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Lastly, I had noticed that the frame has neat little hooks at each gore seam and the original panels had little elastic loops that were used to "hang" the umbrella to the frame. I had some 1/4" elastic scraps so I set those aside for use later.

I started marking the gores (8 each for canopy and the fly, 16 pieces total). I ran out of fabric. However, let the record show that since this was an impromptu project with leftovers, I'm not calling this a fail. I cut out what I had with my hot knife to seal the edges and prevent fraying.

The fabric I used didn't have a right/wrong side, so it didn't really matter, but I put two of the main canopy gores right sides together with a rib pocket on top at the bottom edge and sewed the first two together.

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Since this thing was going to be huge, I decided that the first two panels would constitute the "back" piece where that hole needed to go for the frame. I also decided I was going to do semi flat felled seams for each gore, so I went ahead and topstitched this one.

I measured on the original umbrella to find the right placement for the hole and placed that patch I had made on the right side of the panel, wrong side up, at that mark on the seam. I sewed around the box in the center to attach it to the panel (this is right sides together). I then took my Xacto knife and carefully cut down the center line and into the corners on the diagonal marks, making sure not to cut through the stitches.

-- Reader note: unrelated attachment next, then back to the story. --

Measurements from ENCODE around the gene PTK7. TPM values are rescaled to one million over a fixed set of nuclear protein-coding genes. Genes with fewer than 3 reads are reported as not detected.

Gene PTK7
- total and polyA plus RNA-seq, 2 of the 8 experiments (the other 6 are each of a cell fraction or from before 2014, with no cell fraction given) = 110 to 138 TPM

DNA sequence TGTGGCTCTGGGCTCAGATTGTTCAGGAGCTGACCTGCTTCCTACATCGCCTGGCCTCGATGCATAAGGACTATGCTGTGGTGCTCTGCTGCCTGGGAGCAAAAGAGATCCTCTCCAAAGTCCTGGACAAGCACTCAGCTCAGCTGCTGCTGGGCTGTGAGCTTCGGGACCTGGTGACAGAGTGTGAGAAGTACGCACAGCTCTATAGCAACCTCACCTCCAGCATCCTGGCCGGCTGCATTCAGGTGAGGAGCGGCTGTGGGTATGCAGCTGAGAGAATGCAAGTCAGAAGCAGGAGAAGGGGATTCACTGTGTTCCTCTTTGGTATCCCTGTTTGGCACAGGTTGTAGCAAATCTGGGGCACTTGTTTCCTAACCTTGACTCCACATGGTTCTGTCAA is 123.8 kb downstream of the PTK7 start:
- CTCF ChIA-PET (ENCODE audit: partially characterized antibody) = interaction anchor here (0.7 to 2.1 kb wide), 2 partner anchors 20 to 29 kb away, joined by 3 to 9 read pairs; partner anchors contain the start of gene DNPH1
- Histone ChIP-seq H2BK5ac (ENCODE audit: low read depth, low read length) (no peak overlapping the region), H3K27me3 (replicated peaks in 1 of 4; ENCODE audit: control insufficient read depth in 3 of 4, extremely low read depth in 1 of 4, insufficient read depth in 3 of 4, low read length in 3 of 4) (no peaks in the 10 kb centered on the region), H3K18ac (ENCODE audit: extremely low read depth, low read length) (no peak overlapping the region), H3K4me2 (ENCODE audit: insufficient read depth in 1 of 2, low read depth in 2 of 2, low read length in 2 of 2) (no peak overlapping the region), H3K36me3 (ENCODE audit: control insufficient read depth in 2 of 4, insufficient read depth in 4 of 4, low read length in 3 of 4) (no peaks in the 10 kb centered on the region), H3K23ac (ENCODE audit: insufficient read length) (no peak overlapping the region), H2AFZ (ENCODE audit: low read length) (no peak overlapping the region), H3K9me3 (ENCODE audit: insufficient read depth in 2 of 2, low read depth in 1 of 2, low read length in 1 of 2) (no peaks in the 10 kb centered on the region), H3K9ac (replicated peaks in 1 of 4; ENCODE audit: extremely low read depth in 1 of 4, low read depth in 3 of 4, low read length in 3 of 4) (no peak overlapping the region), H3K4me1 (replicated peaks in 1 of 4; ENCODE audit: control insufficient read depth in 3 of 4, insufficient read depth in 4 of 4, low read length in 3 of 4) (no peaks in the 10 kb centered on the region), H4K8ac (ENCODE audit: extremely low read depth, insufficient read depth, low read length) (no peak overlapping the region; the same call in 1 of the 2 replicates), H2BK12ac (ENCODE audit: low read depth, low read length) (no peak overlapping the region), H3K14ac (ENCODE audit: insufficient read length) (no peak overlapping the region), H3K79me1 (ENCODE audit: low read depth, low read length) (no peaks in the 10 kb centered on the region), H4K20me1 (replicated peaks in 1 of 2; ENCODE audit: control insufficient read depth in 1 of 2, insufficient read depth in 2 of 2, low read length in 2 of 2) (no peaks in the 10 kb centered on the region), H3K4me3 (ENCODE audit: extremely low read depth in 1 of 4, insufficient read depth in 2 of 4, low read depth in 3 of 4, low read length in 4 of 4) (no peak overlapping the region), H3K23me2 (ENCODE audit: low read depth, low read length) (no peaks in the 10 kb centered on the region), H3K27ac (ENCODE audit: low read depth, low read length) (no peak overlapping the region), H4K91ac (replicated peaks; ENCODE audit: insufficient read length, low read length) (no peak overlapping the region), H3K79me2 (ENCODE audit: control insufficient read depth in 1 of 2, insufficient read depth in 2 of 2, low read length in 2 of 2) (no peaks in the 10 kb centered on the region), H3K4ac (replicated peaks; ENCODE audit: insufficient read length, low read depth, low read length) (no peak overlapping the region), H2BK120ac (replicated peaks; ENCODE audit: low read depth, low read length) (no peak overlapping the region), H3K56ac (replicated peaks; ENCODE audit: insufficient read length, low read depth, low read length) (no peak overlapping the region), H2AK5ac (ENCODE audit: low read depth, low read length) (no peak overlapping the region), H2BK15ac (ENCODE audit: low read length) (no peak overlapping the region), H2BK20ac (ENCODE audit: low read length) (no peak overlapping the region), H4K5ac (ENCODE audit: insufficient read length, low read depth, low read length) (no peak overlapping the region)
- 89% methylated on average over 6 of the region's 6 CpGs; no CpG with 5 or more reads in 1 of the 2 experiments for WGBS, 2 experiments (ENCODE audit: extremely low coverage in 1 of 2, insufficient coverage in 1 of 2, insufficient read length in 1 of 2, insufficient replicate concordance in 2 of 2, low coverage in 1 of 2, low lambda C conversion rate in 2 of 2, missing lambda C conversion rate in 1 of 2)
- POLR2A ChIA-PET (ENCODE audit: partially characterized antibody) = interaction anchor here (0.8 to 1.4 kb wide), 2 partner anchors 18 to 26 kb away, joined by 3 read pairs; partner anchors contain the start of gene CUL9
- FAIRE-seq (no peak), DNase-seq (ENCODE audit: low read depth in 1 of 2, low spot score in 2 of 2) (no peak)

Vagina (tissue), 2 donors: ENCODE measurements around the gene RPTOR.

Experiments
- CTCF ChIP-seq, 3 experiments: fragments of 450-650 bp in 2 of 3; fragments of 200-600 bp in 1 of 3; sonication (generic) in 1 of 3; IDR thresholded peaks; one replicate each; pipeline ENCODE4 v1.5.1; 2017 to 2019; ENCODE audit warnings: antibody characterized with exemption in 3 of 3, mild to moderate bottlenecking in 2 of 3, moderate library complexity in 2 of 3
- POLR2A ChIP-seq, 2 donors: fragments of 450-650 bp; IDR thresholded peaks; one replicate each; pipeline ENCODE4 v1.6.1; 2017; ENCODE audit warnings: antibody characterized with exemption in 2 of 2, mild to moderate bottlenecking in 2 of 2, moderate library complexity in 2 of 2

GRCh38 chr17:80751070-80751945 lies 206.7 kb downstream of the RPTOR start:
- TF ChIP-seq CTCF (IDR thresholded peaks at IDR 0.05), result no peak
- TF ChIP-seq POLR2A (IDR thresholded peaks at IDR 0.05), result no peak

Use painter's tape instead of pins to reduce holes

Use painter's tape instead of pins to reduce holes

Next, I pushed the patch through the hole to the wrong side and created the box opening, flattening it out around the stitches that create the box.

 Pushing through the hole from the right side of the canopy

Pushing through the hole from the right side of the canopy

 View from the wrong side of the canopy

View from the wrong side of the canopy

From the wrong side, I sewed down the patch, following the original basting stitches I had made, reversing to lock in the stitches.

 Not pretty but then again, neither was the original...

Not pretty but then again, neither was the original...

The rest was less complicated. Put two panels right sides together, stick a rib pocket on top, sew them together, topstitch the flat felled seam, lather, rinse, repeat. By the way does anyone really do that with shampoo? I guess if your hair is really full of product...anyway...Squirrel!

At long last, I got 6 gores together on the main canopy and since I had to order more fabric, I switched over to the fly and put that together in the same way. The only difference with this one was that I set the rib pockets 1/2" up from the bottom corner of each seam because I was going to do a 1/2" hem instead of binding on the fly.

And that's my stopping point for today! Once the rest of the fabric arrives, I'll wrap this up and get it back on the frame...stay tuned!

 This is one fly fly.

This is one fly fly.